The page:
In 2018 the packout for the upgraded block was 95.6% compared to 92.7% for the standard system resulting in 23 vs 22 packs per bin. In 2019 the packout for the upgraded block was 92.1% compared to 93.7% in the standard block. 20% of the culls in the standard block were due to small fruit, and 8% to cork in the standard block compared to 10% to small fruit and 14% cork in the upgraded block.

Fruit quality packs per bin

IMPACT ON FRUIT SIZE

In 2018 and 2019 fruit size was more uniform in the upgraded block compared to the block irrigated using the standard system.

The upgraded block had more large fruit which impacted returns. Returns were estimated using average by fruit size from the Washington State Tree Fruit Association for Sept 2019 and January 2018 (months fruit was packed). Using the average price per box per size class (90s:$22.48; 100:$19.37; 110:$18.21; 120-:$21.88) revenue per acre in the upgraded block was $17,703 compared to $17,011 for the standard system in 2018.   In 2019 assuming prices per box of 90s+:$29.7; 100: $27.2; 110:$25.5; 120+:$23 revenue per acre was $23,482 in the upgraded block compared to $21,248 in the standard.

Fruit size in 2018 (top) and 2019 (bottom).

Returns per acre based on block packs and fruit sizes from a 56 bin run. Assumes 40 bins per acre.


 

CASE STUDY 2 LONG ORCHARD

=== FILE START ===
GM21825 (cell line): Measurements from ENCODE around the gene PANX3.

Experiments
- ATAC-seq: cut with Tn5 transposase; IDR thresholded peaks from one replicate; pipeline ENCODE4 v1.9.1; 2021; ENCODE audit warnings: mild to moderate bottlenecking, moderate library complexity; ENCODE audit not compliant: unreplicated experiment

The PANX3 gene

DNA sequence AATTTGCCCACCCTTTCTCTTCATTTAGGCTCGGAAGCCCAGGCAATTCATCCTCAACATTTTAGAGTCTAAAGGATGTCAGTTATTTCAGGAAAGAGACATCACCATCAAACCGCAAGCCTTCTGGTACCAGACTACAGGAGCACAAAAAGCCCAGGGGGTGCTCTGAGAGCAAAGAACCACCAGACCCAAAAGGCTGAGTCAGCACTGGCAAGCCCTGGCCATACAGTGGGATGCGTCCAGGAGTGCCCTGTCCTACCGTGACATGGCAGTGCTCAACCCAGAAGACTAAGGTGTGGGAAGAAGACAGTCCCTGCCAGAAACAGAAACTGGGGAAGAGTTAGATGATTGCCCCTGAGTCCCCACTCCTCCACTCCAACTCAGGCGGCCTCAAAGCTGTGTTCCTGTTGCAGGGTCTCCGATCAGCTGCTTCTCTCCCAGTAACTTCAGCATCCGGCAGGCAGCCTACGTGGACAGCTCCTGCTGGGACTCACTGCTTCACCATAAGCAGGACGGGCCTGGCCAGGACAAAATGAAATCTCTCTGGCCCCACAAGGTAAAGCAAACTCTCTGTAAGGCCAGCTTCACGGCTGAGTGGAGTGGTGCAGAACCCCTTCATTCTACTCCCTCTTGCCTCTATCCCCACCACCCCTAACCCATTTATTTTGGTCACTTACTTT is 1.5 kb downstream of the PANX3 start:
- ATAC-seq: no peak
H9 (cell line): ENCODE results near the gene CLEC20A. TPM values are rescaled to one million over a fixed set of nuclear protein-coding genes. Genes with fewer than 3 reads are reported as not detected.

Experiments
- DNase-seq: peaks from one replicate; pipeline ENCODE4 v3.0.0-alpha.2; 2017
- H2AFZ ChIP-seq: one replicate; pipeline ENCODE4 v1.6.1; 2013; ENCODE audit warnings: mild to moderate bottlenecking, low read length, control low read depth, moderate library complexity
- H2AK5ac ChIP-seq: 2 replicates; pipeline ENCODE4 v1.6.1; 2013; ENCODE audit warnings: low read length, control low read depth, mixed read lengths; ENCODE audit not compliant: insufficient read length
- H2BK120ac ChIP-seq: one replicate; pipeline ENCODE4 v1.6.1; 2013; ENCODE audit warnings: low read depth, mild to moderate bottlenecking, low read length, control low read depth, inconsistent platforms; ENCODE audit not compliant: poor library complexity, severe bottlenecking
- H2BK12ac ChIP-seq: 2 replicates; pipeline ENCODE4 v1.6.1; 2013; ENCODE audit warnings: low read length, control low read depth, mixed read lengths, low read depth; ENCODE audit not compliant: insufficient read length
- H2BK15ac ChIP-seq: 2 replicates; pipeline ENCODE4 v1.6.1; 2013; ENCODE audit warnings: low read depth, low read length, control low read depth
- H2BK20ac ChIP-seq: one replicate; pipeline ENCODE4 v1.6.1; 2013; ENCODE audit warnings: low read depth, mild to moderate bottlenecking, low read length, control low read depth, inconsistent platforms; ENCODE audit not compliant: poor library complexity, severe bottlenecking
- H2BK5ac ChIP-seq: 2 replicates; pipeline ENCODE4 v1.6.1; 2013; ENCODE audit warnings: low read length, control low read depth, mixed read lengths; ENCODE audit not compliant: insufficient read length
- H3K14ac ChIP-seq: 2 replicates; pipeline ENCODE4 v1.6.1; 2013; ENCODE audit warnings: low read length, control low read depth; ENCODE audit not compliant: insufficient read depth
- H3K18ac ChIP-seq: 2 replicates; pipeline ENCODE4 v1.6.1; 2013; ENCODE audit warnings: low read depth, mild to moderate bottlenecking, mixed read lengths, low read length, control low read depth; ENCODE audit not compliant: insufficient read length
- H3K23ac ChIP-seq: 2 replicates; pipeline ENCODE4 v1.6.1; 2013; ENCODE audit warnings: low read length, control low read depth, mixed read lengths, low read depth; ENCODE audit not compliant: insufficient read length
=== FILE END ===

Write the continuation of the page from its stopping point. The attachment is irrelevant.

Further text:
Improving Irrigation Efficiency


Hot summers and cork spot in D’Anjous can be a significant challenge in Central Washington. Cork spot is responsible for an estimated $7 to $8 million dollarsi in losses to Anjou production every year. In 2017, cork spot accounted for approximately 33% of Anjou culls. Irrigation frequency and timing, as well as good calcium programs can affect tree growth, productivity and fruit quality in pearsii. Improved irrigation systems can target water to the crops increasing water use efficiency.

SITE CHALLENGES

  • Severe cork.
  • Did not pick block in 2017 due to 80% cork.

Figure 1. Project site Long Orchard Flowery Divide Rd Cashmere WA.

Figure 2.  Cork is a challenge at this site.

STANDARD SYSTEM

Impact sprinklers (Rainbird and R2000) on 24 foot by 20 foot spacing. Grower generally runs irrigation weekly during the growing season using 12 to 24 hr sets.

Figure 3. Rainbird sprinklers (left) and R2000 sprinklers (right).

UPGRADE

Sentec soil moisture sensors were installed in April 2019. Irrigation in 2019 in the ‘upgrade’ block was done according to soil moisture needs rather than a standard schedule.

Figure 4. Sentec irrigation sensor installed April 2019.

IMPACT ON WATER USE

Figure 5. Soil moisture stayed above the full point (field capacity) for most of the season in the standard irrigated block compared to between refill and full in the block where Long irrigated according to soil moisture sensor readings.

 

IMPACT ON FRUIT QUALITY

Figure 6. Fruit quality information from commercial packout from 2019 fruit packed 12/31/2019.

iThis value was estimated using cull analysis and pack out data from packinghouses representing 33% of the pear industry

iiRaese et al. (1982).

Thank you to collaberators Larry and Renee Caudle, Brandon Long, Erica Bland, Aaron Hargrove, Bob Gix; Sandy Letzing, Cascadia Conservation District, Chet Walker, S&W Irrigation

Thank you to in-kind support from

Wilbur Ellis

ITC

Sentek

Thank you to funding from

Bonneville Environmental Foundation

 

 

 

Washington Fresh Pear Committee

 


 

Additional Information

 

Irrigation Sensors with Jac LeRoux – Improving Irrigation Efficiency in Pears Virtual Field Day

Cost Share Availability – Irrigation Efficiencies Virtual Field Day

Long Case Study Improving Irrigation Efficiency in Pears

Improving Irrigation Efficiency in Pears Caudle Case Study

 

Washington State University